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Guest slot 1 - Adam Maxwell, author of the Kilchester series

For the first in my guest blog slots showcasing writers, musicians, and creatives we are joined by the writer Adam Maxwell. Author of fifteen books and counting, Adam is the writer of the successful Kilchester series - dark, funny crime novels following a collection of criminals led by Violet Winters. Adam also lives in my home village of Newbiggin-by-the-Sea in Northumberland, and therefore I have another reason to be highlighting his terrific work! Over to Adam.

1. Tell us about yourself

I have a finely honed bio that I tend to deploy for moments like this… Crime writer. Genius. Idiot. Liar.

Three of those are true and I can exclusively reveal for the first time that it is the second of the four that is untrue.

I’ve been writing for as long as I can remember but my first collection of short stories was published in 2006. Since then I’ve stumbled through a variety of genres - I even wrote a series of kids books - but my heart has always been a blackened husk so these days I really only write darkly funny crime.

2. Describe your writing in five words

I should have read these questions in advance and used my previous answer for this.

Funny… Heist… Gripping… Criminal… Fast-paced…

Is that last one two words? I’m gonna risk it…

3. What are you writing at the moment?

I’m currently doing the final edits on book four in my Kilchester series which is entitled ‘Rockdown in Lockdown’. My Kilchester series follows a criminal crew led by Violet Winters and is set it the fictional northern city of Kilchester.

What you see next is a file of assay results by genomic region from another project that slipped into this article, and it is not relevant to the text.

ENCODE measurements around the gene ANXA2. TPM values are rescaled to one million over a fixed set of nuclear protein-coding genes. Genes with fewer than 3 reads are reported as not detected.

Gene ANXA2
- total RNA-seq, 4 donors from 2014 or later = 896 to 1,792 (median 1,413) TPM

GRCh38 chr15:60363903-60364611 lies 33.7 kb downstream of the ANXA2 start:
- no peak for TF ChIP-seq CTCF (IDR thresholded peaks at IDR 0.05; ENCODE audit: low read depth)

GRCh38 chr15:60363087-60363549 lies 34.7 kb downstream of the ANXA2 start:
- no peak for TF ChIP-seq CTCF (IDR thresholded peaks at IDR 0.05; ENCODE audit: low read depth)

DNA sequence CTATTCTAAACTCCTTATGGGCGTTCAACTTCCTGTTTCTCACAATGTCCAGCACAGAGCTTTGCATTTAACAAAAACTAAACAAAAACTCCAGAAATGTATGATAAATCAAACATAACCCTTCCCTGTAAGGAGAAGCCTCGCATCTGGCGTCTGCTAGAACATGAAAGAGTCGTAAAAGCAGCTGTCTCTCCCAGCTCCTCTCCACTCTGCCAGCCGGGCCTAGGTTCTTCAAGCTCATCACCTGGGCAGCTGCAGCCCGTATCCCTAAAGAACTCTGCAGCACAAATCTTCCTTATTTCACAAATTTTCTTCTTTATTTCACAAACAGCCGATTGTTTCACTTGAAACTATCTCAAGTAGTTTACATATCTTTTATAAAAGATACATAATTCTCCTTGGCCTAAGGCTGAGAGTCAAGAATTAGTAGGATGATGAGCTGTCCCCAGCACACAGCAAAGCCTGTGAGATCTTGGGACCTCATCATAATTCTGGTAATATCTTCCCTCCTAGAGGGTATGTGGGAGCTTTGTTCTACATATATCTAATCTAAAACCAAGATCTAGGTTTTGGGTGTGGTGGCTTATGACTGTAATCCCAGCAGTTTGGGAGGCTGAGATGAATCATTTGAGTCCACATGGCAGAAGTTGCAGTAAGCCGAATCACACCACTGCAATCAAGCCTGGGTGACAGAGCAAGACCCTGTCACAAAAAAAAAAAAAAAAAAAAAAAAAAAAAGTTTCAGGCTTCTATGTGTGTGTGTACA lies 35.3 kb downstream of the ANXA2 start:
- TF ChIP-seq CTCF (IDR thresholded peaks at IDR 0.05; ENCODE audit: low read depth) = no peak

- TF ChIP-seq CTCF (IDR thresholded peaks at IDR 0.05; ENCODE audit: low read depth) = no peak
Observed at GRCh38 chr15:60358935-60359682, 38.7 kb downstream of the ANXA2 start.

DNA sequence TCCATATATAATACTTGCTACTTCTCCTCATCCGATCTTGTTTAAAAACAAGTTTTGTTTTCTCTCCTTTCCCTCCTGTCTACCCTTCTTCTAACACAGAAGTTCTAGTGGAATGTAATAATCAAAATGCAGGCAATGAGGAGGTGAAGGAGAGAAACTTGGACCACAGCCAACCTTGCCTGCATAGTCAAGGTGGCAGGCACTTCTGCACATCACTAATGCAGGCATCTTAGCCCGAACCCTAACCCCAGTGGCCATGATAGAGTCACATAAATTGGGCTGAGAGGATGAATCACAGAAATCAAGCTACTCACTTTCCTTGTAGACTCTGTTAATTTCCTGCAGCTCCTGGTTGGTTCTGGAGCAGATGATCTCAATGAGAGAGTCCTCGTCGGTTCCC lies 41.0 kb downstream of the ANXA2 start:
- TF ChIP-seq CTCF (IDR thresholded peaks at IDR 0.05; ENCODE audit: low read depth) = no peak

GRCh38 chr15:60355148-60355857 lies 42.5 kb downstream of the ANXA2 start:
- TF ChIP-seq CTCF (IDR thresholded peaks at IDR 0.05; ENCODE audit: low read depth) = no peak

The idea for the book came, unsurprisingly enough, when the global lurgy struck and it occurred to me that it might be pretty funny if the gang tried to pull a socially-distanced heist.

Things kind of spiralled from there (as they are want to do) and what was supposed to be a short story wound up being an editor’s nightmare and pretty much novel-length.

Once I’ve finished the line edits on Rockdown I’ll be returning to the as-yet-unpublished book 3 in the series which is called ‘Get The Girl, Kill The Baddies’.

I’m aware of the fact that releasing book four before book three in a series is a somewhat eccentric state of affairs but I figured that if I was to choose a famous author at random… Neil Gaiman… then no-one would question the logic of such a move. Conversely, if I was an absolute nobody then no-one would care either way. Looking at that scale from the top down means that it doesn’t matter where you sit on it, you can literally release books in any order you want, as long as you explain what the hell you’re doing. Which I might. One day.

Thankfully, since I write the series to be read in any order it won’t affect the enjoyment of one by reading it after another. Though there are easter eggs and progressions which long-term readers are rewarded with there’s nothing that will be ruined by the dreaded spoilers.

4. What’s been your proudest moment as a writer?

That’s a tricky one. The first time I held one of my own books in my hand? The moment when the newest book is published?

5. Who are your heroes in real life and in fiction?